public input on how the U.S. Army Corps of Engineers planned project to
deepen 105 miles of shipping channel will impact water quality in the river.
The Corps applied to ...
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4. COUNCIL APPROVES ANOTHER $18 MILLION IN PROJECTS
Posted on Wednesday, October 01, 2003 (PST)
The Northwest Power Planning Council this week recommended that $18.6
million worth of Columbia Basin fish and wildlife restoration projects
be funded with Bonneville Power Administration revenues, adding to the
$119 million previously approved.
Hatchery projects and phase-out funding for the scientific analytical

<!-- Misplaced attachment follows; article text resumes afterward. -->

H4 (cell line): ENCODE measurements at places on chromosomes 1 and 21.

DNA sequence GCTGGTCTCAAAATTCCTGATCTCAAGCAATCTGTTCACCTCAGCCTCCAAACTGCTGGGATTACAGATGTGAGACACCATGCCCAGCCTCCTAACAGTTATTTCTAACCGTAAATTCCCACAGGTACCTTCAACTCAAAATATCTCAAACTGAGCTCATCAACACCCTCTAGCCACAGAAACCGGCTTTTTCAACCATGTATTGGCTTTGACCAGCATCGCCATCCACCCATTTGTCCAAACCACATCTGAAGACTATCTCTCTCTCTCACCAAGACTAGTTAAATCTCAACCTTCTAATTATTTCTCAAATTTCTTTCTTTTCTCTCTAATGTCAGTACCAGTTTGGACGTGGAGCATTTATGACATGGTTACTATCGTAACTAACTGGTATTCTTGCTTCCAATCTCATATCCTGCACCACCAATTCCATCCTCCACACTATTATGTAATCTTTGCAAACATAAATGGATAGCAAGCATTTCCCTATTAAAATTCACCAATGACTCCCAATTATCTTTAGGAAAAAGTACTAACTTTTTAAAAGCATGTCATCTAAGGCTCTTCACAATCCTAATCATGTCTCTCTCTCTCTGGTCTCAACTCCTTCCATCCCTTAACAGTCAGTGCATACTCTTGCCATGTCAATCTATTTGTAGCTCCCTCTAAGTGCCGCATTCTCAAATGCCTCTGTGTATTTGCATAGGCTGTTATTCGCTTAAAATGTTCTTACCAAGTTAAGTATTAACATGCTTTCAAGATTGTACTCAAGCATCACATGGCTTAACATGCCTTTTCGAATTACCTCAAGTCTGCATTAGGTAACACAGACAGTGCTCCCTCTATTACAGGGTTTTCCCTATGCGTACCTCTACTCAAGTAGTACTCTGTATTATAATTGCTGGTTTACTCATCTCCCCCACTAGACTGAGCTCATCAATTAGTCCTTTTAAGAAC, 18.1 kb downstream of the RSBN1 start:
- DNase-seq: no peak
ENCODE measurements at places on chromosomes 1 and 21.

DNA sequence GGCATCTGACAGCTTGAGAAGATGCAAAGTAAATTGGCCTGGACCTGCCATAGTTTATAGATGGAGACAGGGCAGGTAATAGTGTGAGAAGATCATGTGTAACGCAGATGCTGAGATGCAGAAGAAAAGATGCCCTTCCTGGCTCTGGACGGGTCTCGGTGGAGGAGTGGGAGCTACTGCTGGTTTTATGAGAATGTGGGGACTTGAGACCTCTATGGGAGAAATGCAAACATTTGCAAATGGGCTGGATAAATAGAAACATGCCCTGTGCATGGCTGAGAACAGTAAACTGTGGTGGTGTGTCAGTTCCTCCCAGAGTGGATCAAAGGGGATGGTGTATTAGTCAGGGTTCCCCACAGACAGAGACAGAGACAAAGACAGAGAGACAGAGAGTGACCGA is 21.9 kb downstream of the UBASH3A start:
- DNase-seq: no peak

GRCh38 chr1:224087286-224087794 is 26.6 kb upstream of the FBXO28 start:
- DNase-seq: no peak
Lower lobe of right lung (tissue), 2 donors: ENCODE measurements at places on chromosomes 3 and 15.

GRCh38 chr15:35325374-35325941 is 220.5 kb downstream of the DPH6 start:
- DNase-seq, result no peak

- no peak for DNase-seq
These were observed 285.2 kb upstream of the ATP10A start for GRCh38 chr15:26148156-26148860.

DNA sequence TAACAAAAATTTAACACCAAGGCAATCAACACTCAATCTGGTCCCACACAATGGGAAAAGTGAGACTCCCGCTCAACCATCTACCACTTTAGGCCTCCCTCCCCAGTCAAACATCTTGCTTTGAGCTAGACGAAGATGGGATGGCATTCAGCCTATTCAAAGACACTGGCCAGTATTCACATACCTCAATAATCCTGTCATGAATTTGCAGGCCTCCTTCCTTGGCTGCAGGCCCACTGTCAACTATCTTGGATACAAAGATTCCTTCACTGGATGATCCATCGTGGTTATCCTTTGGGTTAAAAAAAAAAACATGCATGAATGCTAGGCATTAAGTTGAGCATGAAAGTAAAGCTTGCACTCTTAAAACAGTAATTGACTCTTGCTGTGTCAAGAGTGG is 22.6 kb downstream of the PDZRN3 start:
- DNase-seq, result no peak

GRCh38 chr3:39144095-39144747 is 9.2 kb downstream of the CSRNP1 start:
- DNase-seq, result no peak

team PATH (See story No. 5 below) received the Council's blessing Tuesday,
pushing planned "direct program spending" to about $137.6 million for the
fiscal year that began ...
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5. COUNCIL SLASHES PATH FUNDING
Posted on Wednesday, October 01, 2003 (PST)
The Northwest Power Planning Council Tuesday decided to phase-out funding
for the multi-agency Columbia Basin salmon science team known as PATH --
Plan for Analyzing and Testing Hypotheses.
The broad-based group of scientists had asked for nearly $2 million
to fund seven projects and the Columbia Basin Fish and Wildlife Authority
had recommended that $1.67 million be spent. The Councils Independent
Science Review Panel, however, said that the group had outlived its usefulness
and ...
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6. ISAB PREFERS NMFS NEW MODEL OVER PATH
Posted on Wednesday, October 01, 2003 (PST)
The National Marine Fisheries Service has reached a fork in the road
as it prepares a biological assessment of alternatives for Lower Snake
River hydrosystem configuration.